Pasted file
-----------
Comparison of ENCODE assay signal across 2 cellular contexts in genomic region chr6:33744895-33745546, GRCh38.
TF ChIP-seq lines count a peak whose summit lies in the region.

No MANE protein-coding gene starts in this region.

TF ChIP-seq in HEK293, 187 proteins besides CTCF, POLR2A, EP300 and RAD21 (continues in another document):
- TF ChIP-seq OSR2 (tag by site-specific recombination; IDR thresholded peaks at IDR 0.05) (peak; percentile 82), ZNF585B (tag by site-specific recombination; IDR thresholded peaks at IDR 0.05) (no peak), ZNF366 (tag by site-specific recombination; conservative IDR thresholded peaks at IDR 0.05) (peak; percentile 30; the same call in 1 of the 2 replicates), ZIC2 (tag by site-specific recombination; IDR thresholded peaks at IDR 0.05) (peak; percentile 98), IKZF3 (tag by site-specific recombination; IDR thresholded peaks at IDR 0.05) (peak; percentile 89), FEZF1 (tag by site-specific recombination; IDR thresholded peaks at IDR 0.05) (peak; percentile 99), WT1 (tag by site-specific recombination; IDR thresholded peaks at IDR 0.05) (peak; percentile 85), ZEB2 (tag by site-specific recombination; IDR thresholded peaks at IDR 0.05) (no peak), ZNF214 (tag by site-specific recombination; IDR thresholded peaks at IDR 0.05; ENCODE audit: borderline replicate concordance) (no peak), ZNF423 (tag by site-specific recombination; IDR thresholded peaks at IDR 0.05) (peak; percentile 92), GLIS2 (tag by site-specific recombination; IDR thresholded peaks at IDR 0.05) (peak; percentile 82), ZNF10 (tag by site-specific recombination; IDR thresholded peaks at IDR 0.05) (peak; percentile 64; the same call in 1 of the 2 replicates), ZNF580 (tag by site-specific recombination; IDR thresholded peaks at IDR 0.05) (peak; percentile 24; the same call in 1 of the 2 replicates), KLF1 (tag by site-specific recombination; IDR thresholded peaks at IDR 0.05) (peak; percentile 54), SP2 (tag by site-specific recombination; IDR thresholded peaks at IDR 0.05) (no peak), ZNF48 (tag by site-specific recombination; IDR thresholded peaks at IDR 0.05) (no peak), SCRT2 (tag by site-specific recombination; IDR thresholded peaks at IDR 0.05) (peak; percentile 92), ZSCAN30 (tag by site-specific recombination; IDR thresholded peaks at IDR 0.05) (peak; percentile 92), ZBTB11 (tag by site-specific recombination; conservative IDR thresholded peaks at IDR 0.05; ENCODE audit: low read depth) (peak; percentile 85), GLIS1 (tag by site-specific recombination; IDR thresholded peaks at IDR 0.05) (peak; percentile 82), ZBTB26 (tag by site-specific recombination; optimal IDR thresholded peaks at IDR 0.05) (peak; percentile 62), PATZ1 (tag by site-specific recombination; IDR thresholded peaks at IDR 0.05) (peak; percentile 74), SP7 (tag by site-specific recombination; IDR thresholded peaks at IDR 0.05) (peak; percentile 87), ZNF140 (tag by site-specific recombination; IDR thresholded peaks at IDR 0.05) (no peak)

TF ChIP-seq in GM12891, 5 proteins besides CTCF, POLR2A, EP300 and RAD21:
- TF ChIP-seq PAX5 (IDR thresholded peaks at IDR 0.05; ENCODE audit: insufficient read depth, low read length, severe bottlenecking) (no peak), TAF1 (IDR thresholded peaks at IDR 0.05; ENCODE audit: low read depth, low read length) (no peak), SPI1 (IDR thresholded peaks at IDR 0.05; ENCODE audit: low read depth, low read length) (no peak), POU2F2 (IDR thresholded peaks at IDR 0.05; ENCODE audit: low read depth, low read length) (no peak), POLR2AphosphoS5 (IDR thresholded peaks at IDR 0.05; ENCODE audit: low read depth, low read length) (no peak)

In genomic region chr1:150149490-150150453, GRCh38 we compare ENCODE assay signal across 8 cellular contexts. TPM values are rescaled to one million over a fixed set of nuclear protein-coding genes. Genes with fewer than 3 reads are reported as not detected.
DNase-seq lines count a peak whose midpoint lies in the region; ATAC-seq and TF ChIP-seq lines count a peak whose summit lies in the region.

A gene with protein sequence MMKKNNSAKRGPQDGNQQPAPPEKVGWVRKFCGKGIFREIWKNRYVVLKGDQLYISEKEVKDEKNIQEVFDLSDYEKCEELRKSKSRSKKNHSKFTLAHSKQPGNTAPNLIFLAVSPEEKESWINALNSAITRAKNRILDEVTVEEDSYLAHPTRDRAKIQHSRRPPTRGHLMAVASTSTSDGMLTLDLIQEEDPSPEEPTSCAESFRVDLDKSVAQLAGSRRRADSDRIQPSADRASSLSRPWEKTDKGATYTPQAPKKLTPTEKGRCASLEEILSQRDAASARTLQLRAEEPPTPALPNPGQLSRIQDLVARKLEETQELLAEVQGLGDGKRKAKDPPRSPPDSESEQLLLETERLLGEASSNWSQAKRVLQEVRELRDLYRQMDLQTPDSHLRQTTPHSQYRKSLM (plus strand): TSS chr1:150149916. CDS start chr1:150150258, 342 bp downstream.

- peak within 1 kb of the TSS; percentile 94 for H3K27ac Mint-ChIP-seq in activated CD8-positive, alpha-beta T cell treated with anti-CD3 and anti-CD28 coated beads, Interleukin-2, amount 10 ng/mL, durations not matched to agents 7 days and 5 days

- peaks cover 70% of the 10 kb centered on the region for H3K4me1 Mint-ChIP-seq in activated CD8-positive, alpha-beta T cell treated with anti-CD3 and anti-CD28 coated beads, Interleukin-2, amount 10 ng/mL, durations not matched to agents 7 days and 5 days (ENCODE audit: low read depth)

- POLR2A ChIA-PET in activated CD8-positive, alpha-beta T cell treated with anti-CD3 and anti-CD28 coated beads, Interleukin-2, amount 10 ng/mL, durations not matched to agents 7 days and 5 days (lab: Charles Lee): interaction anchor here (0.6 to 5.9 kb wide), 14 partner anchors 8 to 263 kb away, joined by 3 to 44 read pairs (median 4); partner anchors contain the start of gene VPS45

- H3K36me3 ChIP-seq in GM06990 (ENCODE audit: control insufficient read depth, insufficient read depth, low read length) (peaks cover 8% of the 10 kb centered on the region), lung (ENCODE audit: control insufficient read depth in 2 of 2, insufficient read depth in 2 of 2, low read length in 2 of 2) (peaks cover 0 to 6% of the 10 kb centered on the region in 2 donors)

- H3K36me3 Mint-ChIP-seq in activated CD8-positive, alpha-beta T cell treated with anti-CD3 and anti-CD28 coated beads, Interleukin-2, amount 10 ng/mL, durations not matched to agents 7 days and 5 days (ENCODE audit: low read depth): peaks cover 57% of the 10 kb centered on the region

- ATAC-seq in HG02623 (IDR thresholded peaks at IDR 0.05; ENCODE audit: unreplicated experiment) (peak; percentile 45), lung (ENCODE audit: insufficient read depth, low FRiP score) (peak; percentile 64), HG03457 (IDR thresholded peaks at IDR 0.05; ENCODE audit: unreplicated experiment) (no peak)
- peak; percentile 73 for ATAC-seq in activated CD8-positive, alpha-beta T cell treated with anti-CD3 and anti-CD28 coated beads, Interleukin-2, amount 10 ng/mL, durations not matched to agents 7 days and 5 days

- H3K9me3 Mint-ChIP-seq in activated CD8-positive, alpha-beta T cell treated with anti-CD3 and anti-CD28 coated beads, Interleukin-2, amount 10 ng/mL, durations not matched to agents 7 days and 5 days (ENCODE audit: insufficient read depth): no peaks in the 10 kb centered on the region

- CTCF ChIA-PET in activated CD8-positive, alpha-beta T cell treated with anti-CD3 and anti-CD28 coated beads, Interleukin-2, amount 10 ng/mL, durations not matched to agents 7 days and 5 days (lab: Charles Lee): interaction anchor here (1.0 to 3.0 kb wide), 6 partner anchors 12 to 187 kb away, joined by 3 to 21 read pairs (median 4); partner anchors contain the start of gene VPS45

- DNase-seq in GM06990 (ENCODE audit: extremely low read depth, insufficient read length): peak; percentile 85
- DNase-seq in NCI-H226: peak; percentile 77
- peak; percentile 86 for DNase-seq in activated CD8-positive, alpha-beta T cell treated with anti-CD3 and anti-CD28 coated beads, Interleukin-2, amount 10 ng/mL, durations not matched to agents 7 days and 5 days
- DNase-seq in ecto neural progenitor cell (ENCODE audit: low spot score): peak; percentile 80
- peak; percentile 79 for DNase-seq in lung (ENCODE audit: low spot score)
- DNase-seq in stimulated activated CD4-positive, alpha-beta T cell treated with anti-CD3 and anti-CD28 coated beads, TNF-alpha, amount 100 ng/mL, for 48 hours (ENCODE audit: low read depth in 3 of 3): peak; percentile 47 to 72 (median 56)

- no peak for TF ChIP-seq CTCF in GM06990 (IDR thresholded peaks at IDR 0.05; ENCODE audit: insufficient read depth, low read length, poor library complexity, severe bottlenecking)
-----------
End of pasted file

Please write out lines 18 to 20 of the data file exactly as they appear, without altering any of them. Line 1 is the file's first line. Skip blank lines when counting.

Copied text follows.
- H3K9me3 Mint-ChIP-seq in activated CD8-positive, alpha-beta T cell treated with anti-CD3 and anti-CD28 coated beads, Interleukin-2, amount 10 ng/mL, durations not matched to agents 7 days and 5 days (ENCODE audit: insufficient read depth): no peaks in the 10 kb centered on the region

- CTCF ChIA-PET in activated CD8-positive, alpha-beta T cell treated with anti-CD3 and anti-CD28 coated beads, Interleukin-2, amount 10 ng/mL, durations not matched to agents 7 days and 5 days (lab: Charles Lee): interaction anchor here (1.0 to 3.0 kb wide), 6 partner anchors 12 to 187 kb away, joined by 3 to 21 read pairs (median 4); partner anchors contain the start of gene VPS45

- DNase-seq in GM06990 (ENCODE audit: extremely low read depth, insufficient read length): peak; percentile 85